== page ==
Recently I had the privilege of being a guest on a popular radio station in the Twin Cities. Our topic centered around cultural appropriation, and specifically for me, how this issue crosses boundaries into the food world.
Cultural appropriation may be defined as when the actions of individuals that are greater in power (whether socially or economically), cherry-pick specific aspects of a culture that they deem beneficial to them, resulting in that culture losing their societal voice, or becoming invisible. But how does that affect the culinary society?
Researching the topic of culinary cultural appropriation, I came across a description which states, ‘it is the modifying of recipes without respect of someone else’s culture, and introducing a cuisine as if it were your own.’ An example of this may be seen when the cuisine, or ingredients that are used by immigrants of another culture are often frowned upon, classified as unappetizing or too ‘ethnic’. Yet a popular chef that decides that they would like to introduce American culture to said cuisine, may mellow down or make a dish more palatable, referring to it as a cultural-fusion. Shops and restaurant that once scoffed at these non-American standard ingredients, are placing them on their menu (i.e. oxtail sliders, poke bowls, spam sushi) becoming the adulation of food influencers as fresh, new and trendy. Seemingly forgetting about the culture from the cuisine came from, and minimizing it’s importance to just the food that the taste of restaurant investors find appealing.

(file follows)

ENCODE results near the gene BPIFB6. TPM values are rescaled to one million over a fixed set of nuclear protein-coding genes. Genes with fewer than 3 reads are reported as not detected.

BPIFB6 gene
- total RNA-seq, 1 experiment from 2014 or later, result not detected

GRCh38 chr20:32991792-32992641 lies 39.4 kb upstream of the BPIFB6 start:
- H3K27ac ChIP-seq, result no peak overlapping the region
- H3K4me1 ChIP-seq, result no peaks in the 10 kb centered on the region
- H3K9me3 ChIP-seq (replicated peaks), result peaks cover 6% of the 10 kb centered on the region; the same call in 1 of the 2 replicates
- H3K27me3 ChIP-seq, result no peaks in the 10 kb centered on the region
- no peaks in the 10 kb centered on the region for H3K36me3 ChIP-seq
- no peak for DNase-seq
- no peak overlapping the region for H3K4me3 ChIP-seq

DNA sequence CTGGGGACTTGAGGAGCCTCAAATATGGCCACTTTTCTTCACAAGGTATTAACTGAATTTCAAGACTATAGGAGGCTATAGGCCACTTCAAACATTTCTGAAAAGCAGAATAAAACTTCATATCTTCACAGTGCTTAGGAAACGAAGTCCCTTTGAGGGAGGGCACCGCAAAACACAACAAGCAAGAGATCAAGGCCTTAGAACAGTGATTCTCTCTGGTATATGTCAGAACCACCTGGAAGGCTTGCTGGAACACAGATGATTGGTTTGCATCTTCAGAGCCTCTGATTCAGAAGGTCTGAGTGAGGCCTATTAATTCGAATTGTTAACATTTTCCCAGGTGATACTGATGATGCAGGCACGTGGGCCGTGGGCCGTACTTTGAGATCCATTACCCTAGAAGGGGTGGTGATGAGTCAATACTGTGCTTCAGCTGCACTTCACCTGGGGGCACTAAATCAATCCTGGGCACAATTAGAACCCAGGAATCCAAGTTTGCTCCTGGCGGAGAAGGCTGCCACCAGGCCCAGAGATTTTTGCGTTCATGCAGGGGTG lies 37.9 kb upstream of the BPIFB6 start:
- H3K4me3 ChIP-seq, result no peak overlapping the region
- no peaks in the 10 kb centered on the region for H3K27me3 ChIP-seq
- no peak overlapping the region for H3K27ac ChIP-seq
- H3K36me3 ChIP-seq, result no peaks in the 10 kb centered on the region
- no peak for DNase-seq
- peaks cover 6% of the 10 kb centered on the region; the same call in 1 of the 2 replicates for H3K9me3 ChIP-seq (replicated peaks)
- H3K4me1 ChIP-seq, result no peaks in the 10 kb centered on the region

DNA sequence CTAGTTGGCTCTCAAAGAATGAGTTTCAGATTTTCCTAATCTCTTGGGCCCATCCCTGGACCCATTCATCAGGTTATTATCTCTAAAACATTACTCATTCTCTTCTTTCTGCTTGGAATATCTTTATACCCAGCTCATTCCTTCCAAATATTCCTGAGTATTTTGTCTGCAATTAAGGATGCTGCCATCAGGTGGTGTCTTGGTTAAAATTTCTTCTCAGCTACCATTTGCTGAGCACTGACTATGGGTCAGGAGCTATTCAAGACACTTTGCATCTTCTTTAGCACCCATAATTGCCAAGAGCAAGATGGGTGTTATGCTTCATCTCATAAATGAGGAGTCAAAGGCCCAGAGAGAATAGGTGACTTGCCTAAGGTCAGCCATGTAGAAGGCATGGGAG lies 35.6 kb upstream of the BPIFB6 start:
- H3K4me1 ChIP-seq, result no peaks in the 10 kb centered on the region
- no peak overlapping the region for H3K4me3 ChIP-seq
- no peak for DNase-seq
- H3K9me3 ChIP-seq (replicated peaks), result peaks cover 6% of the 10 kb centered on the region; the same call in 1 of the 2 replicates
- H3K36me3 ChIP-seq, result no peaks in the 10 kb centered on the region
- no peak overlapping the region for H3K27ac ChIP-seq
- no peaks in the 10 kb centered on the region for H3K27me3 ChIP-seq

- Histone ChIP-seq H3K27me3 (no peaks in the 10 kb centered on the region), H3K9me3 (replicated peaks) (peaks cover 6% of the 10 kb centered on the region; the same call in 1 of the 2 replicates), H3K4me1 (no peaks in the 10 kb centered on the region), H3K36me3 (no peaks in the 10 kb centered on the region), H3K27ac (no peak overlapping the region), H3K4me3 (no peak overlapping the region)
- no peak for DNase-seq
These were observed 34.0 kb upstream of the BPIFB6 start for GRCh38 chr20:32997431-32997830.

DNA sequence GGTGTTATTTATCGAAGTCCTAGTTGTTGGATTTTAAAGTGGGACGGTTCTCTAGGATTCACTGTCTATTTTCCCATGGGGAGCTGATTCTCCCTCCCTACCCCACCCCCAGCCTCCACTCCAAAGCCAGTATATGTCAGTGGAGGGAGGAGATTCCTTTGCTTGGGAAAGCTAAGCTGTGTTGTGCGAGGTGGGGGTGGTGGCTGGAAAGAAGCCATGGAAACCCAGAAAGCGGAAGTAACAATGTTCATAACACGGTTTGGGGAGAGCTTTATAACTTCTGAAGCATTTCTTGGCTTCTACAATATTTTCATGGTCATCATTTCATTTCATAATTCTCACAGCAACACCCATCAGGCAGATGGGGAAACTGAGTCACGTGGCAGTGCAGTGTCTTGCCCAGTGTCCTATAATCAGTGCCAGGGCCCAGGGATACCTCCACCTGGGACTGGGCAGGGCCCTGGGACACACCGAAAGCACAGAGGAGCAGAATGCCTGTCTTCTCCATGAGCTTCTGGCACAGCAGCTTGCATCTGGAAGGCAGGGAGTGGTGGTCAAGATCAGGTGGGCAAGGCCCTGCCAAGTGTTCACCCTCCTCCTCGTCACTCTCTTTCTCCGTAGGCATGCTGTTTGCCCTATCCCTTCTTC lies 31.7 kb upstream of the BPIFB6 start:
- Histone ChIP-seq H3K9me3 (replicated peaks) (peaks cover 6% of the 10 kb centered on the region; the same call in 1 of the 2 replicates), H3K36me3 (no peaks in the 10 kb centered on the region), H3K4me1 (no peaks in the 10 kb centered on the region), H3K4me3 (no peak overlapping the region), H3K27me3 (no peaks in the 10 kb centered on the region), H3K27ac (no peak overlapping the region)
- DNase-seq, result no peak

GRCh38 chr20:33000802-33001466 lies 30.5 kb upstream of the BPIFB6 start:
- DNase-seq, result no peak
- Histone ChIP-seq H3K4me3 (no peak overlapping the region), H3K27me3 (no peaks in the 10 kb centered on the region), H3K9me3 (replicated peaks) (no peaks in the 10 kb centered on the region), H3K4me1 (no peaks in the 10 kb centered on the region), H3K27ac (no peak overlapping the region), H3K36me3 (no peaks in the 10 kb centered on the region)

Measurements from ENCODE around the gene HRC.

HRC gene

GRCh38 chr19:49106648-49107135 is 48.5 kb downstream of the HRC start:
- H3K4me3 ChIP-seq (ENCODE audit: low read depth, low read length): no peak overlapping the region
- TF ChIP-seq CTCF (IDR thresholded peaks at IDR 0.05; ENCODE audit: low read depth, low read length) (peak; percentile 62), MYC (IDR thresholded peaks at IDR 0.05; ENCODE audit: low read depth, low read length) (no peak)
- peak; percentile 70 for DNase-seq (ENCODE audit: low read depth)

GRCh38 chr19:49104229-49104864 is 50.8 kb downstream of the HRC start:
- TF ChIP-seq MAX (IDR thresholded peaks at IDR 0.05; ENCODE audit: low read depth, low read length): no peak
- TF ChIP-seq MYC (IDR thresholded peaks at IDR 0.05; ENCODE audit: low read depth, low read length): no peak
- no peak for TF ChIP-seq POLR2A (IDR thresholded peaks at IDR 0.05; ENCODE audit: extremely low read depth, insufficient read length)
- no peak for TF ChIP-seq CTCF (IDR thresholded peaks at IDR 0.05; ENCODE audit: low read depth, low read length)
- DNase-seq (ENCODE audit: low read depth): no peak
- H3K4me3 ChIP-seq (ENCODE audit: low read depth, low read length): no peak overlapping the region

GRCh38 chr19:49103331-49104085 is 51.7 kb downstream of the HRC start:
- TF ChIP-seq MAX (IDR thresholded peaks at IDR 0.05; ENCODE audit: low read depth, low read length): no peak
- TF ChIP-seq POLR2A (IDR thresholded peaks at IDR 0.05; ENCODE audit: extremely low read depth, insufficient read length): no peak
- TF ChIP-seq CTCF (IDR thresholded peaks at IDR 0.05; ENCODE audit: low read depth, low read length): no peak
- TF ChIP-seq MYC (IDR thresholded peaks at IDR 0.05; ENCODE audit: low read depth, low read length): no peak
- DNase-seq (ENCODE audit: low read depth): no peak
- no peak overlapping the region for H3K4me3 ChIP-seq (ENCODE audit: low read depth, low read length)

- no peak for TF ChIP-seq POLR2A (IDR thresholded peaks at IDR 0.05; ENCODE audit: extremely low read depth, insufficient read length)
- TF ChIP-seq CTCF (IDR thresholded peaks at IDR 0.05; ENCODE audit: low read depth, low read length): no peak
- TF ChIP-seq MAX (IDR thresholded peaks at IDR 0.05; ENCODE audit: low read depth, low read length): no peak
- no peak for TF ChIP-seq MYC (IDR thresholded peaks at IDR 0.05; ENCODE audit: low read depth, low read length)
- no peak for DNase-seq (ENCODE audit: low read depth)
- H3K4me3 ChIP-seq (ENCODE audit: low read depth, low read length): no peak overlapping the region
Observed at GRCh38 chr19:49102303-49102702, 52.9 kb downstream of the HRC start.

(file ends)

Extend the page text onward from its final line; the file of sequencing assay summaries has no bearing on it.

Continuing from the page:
True, new and exciting cuisines should be celebrated. Chefs are creative, and strive to be please their culinary public. Perhaps the intention is to honor the culture, and highlight the cuisine. But if the actions in preparing the food does not demonstrate a passion for the food, along with it’s culture, and people… then your efforts are pointless.
Food is our common need as humans. Everyone wants to sit and enjoy a great meal. If your interests lead you only to be obsessed with the next best food without being open to teaching others about a different culture, how will we progress and appreciate the vast number of ethnicities we have in this country. Offering food or restaurant suggestions should be an opportunity to learn about another culture, and then sharing your passion of both the food and the people behind the culture. Educate yourself about the way a specific culture’s food is prepared. If you like a certain type of cuisine, why not make a new friend and ask them to explain about the different ingredients that may go into a dish. You’ll find that your passion for that cuisine, and the culture will really shine!